The deepening diplomatic rift between Canada and India culminated as 41 Canadian diplomats and their dependents left India following a dispute over the murder of a prominent Sikh separatist leader, Hardeep Singh Nijjar, on Canadian territory.

The events set off a chain reaction of political manoeuvring.

The origins of the dispute can be traced back to 18 June when Canada accused India of being involved in the murder of Hardeep Singh Nijjar, who was shot and killed by two masked gunmen outside the Sikh temple he led in Surrey, British Columbia. Canadian authorities described it as a “targeted attack,” and an ongoing investigation is in progress. Nijjar was a vocal advocate for the creation of Khalistan, a separate Sikh state in India, a movement opposed by the Indian government. The Indian government designated him a terrorist in 2020.

India denied Canada’s accusation, considering it absurd. India also demanded Canada to withdraw its diplomatic staff.

However, the standoff persisted with both nations accusing each other of violating international law.

In response to India’s demands, Canada’s Foreign Minister, Melanie Joly, confirmed the departure of Canadian diplomats and their dependents from India, with only 21 diplomats remaining. The staff reduction will significantly impact the services provided by the Canadian diplomatic mission, as in-person operations in Bangalore, Mumbai, and Chandigarh will be paused indefinitely. Services will continue to be available from the High Commission of Canada in Delhi, and third-party-run application centres will remain open.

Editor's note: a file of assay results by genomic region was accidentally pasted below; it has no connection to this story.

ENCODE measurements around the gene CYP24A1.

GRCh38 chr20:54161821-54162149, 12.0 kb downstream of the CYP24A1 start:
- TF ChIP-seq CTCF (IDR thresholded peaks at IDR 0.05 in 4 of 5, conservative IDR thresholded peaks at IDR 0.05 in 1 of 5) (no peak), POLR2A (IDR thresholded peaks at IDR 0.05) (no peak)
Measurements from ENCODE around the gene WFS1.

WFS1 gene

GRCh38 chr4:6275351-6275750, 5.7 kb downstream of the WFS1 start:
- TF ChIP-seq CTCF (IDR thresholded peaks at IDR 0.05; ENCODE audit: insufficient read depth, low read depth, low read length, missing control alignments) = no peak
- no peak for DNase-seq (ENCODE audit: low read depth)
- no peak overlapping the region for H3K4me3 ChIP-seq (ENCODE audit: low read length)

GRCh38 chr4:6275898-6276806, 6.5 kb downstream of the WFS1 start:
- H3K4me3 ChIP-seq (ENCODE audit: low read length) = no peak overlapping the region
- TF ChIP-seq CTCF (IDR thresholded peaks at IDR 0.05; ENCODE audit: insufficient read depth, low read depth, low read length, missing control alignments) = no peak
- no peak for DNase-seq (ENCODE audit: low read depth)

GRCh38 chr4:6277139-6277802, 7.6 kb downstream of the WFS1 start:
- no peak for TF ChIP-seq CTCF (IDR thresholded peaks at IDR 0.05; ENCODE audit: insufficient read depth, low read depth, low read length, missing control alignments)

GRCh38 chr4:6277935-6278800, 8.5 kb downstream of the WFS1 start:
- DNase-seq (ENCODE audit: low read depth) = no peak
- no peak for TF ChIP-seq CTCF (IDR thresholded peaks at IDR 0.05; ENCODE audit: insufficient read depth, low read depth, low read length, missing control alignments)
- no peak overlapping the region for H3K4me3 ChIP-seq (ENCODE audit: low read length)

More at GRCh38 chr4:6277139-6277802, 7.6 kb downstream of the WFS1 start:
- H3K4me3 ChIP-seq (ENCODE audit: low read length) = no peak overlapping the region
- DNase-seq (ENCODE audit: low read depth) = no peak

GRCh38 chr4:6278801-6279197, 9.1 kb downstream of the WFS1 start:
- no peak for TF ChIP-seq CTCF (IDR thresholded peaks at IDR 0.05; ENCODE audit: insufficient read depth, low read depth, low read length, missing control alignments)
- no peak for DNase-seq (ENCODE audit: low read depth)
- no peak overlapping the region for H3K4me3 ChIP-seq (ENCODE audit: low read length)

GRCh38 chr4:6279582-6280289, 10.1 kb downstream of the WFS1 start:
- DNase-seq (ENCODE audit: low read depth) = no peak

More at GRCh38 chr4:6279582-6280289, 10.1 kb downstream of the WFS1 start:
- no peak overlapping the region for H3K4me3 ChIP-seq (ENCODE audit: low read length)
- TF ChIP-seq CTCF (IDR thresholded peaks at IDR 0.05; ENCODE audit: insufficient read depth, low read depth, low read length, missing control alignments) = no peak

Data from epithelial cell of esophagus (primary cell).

The reduction affects Indian citizens, particularly international students hoping to study in Canada.

India also announced its intention to unilaterally remove diplomatic immunity from all but 21 Canadian diplomats by 20 October. Canadian Foreign Minister Melanie Joly stated that Canada would not reciprocate by removing immunity from Indian diplomats.

India’s External Affairs Ministry justified this action by citing the state of bilateral relations, the disproportionately higher number of Canadian diplomats in India, and perceived interference in India’s internal affairs.

Canada’s assertion that India may have been involved in the murder of Hardeep Singh Nijjar reached a critical point in September when Prime Minister Justin Trudeau made a public statement, citing credible evidence of a potential link between India and Nijjar’s murder. Canada considers this a violation of its sovereignty.

However, Prime Minister Trudeau stressed that Canada does not seek to escalate tensions with India. He has called on Indian officials to cooperate with the ongoing investigation into Nijjar’s death, indicating a desire for cooperation and resolution.